“The Committee feels strongly that comprehensive, contemporaneous data on London’s housing mix is essential to ensuring effective policy and planning for the future. Currently, the Ministry of Housing, Communities and Local Government (MHCLG) produces experimental statistics on the number of leasehold residential properties in England, however, this is not provided at a sub-national level. Previously, you stated you will work with MHCLG to seek this data at a regional level. This matter needs to be pursued as a matter of priority. Given the upcoming reforms to leasehold, it is essential that London’s government has a clear picture of the extent and distribution of leasehold across the city so that any reforms can be effectively responded to and implemented.”
“The Mayor should, as a matter of priority, work with MHCLG to ensure data is available on the number and distribution of leasehold across London. If MHCLG is unable to provide this information, the Mayor should ensure that the GLA begins producing and publishing this data by December 2020.”
Mr Boyd gave a lecture on the topic of bad data to an audience at the Open Data Institute’s offices in December.
In just twenty minutes, the brilliant minds assembled in the room were able to produce data more accurate than the government’s own, which remain largely unchanged from the ones Mr Boyd helped to put together in 2014.
LKP stands ready to help MHCLG, the ministry of housing, on its next leasehold figures.
London Tories housing spokesperson: I will back Mr Khan if he stops developers creating more toxic leaseholds
Speaking to Leasehold Knowledge Partnership, Andrew Boff, the Conservative Londonwide assembly member who grilled LKP bosses on the need for a long-term shift to commonhold, said:
“What is absolutely clear is that a lot of people entering into leasehold contracts do so without all the information presented to them, and therefore they are making decisions that in years to come they may very well regret because they don’t quite understand the nature of leasehold, that it’s a long-term tenancy, and what the different obligations are on both the property owner and the lessee. Leaseholders are not consumer homeowners, sadly.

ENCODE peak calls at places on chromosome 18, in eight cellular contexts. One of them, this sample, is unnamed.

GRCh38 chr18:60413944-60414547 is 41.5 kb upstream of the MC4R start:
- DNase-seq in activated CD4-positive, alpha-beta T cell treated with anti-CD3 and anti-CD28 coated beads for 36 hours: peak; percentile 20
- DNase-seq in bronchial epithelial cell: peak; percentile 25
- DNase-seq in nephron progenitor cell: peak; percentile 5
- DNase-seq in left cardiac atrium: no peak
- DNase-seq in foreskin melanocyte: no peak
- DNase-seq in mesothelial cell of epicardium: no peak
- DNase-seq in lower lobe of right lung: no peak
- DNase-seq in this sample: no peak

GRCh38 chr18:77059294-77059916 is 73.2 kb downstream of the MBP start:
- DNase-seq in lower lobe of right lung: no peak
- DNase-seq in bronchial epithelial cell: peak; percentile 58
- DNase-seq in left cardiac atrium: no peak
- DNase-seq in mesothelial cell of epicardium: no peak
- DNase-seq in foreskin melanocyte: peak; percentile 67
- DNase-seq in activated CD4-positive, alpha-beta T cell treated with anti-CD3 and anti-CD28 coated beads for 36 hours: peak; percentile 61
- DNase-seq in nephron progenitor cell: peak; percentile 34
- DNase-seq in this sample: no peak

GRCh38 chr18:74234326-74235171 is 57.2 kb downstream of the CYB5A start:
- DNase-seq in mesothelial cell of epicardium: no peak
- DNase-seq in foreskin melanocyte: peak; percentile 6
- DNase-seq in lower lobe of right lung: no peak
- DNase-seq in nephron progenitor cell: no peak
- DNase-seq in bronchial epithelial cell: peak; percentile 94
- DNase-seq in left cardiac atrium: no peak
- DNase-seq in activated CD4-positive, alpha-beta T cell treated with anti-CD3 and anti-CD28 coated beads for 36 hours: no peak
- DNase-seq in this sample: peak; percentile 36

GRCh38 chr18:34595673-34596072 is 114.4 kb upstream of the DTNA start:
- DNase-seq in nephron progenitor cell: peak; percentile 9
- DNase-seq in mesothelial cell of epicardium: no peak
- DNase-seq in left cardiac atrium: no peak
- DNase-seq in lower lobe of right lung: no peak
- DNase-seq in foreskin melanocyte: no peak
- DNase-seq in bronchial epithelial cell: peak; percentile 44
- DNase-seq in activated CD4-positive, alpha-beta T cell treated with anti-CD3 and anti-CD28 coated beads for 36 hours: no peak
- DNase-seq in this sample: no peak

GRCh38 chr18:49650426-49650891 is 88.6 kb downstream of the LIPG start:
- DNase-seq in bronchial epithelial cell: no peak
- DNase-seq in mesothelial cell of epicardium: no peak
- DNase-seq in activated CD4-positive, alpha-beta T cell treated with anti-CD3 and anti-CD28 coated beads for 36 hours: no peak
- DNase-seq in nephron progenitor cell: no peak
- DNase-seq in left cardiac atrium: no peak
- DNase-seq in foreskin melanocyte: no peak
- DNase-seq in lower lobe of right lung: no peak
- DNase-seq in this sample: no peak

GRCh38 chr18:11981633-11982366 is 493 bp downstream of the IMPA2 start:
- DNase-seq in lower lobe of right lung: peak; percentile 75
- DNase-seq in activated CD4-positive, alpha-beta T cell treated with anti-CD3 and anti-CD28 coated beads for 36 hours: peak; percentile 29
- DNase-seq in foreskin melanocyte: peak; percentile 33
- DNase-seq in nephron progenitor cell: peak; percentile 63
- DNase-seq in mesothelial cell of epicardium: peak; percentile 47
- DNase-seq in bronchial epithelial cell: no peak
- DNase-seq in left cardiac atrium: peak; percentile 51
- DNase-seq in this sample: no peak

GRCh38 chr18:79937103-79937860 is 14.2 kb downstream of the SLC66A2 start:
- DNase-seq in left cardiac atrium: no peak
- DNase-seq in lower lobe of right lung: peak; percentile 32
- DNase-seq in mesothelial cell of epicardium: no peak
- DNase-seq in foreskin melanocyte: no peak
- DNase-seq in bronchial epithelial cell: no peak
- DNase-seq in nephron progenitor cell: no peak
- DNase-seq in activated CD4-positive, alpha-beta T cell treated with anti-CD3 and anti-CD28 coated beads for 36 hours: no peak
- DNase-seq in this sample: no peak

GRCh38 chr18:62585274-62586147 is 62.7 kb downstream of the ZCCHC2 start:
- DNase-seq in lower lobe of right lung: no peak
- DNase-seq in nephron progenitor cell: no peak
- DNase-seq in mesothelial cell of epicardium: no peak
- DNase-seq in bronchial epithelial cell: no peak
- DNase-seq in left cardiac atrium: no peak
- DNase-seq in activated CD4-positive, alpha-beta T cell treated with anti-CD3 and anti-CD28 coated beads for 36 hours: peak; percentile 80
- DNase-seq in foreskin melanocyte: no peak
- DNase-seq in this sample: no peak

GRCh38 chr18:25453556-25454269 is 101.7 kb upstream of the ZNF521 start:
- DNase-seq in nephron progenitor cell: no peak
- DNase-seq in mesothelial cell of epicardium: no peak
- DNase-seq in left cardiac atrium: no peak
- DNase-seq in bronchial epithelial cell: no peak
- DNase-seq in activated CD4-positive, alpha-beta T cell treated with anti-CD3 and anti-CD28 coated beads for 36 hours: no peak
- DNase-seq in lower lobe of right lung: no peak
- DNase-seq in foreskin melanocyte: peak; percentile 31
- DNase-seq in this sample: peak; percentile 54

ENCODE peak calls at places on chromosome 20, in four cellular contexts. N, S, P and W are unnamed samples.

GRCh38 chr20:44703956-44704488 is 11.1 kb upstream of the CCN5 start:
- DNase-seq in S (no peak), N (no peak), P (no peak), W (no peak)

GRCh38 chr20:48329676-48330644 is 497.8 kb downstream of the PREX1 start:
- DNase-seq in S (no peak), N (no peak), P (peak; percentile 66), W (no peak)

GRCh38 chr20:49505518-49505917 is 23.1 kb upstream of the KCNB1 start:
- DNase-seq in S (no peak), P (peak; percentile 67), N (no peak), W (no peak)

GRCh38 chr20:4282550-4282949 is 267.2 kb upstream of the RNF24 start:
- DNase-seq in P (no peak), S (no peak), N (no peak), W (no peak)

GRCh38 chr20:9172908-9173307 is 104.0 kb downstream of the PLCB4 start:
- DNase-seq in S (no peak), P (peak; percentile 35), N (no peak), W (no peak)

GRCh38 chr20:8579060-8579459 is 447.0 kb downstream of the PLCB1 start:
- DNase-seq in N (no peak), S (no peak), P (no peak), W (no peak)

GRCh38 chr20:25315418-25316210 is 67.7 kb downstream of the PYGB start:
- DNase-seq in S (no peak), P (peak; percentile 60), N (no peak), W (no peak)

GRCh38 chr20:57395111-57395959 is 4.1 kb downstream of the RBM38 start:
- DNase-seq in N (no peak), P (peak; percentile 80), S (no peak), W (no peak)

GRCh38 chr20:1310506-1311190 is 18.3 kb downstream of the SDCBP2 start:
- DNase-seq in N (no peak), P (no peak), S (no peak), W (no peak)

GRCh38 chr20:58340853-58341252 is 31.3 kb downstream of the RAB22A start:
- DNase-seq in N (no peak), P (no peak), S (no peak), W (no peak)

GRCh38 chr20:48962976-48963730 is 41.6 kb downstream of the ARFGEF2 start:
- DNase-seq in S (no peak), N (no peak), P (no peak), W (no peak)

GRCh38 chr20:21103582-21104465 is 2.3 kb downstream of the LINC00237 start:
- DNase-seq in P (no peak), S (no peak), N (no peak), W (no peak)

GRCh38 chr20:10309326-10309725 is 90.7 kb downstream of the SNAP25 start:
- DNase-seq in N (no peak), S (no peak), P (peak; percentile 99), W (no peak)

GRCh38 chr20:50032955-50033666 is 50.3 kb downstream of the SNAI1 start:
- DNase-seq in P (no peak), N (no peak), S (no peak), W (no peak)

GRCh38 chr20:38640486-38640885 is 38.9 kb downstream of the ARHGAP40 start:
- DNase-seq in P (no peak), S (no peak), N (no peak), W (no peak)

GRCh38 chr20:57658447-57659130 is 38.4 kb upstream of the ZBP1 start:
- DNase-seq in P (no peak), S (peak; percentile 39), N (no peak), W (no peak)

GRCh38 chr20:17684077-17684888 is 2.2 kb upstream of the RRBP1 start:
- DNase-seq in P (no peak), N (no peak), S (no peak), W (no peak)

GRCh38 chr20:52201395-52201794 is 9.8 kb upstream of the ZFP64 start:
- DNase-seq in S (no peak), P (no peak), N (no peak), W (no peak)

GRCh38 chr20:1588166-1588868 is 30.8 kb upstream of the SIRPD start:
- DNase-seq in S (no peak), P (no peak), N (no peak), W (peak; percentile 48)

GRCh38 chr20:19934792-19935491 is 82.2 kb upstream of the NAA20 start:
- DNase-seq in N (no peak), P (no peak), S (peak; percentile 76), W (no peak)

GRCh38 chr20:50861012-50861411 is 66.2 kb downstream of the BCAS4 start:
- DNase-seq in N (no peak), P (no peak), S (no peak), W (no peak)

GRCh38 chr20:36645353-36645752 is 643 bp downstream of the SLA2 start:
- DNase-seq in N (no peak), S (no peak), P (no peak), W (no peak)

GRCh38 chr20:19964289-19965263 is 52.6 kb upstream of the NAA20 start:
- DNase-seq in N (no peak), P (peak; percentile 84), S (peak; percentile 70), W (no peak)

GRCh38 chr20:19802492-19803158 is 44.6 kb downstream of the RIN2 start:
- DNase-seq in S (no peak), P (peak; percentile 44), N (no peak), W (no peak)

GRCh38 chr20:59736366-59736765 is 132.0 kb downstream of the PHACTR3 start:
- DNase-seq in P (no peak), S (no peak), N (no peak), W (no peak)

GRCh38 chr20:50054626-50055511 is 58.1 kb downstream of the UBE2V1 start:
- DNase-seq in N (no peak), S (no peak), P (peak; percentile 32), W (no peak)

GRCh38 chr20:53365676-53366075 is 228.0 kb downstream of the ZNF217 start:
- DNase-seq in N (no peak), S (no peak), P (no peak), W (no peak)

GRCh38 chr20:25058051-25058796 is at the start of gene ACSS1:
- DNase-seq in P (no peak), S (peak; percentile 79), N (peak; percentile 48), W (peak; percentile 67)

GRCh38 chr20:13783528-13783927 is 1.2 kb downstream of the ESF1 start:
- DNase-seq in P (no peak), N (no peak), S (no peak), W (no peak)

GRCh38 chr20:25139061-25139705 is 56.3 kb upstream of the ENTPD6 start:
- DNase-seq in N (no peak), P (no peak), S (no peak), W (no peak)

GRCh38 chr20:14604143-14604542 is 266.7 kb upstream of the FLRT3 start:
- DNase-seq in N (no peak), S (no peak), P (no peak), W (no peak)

“What is also clear is that Sadiq Khan does have the power to be able to determine what kind of leaseholds are created by developers now and in the future. He does, for example, already set conditions for social rented and other affordable homes on many of the sites he is granting permission to. It should be open to him as a condition of any new development to be able to say that there must be some kind of common ownership, as close as we can get to commonhold, of a block of flats by the leaseholders themselves.
“There is work, then, that the mayor can do now to crackdown on the most unfair leaseholds so flat buyers are protected and do not experience some of the misery current leaseholders are feeling. We all know that laws take a long time. We’ve got Brexit and coronavirus filling up Parliament’s timetable at the moment and it just looks less and less likely that laws on commonhold are going to be prioritised any time soon. Come on, Mr Khan, I’ll be happy to support you if you do the right thing by taking the initiative on leasehold.”
As the chair of the London Assembly Planning Committee, Mr Boff’s words are salient.
Although he speaks to LKP in a personal capacity, he is the housing spokesperson for the GLA Conservatives.
He also happens to be a house lessee.
The London Housing Assembly Committee’s intervention is not only compelling, but perfectly timed, the third highly critical verdict on leasehold by an official body in a year.
England and Wales are unique in the sense that they have private blocks of flats run and controlled by speculative owners with hidden building income streams.
The headline recommendations of Mr Desai and colleagues are:
- “Continue to advocate to national Government to take action to ensure that existing leaseholders benefit from remedies as a result of any reform in the leasehold sector.
- “Once the Law Commission’s recommendations for reform of commonhold are published, the Mayor should advocate that the Government implement any recommendations which will enable the use of commonhold for mixed-use developments and shared ownership homes.
- “Encourage developers and councils to provide potential buyers with a copy of the lease early on in the purchase process and before the potential buyer has made a commitment to the purchase.
- “Ensure that any private sale or affordable home ownership home, that is listed on the Homes for Londoners portal includes a key features document and or explains the key features of the lease.
- “Work with the Ministry of Housing, Communities and Local Government to ensure data is available on the number and distribution of leasehold across London. If this data is not available, the Mayor should ensure the GLA starts compiling and publishing data for London.”
The letter to the mayor of London can be read in full here:
LKP has also obtained the original press release:
Footage of the evidence session has been made available by the London Assembly: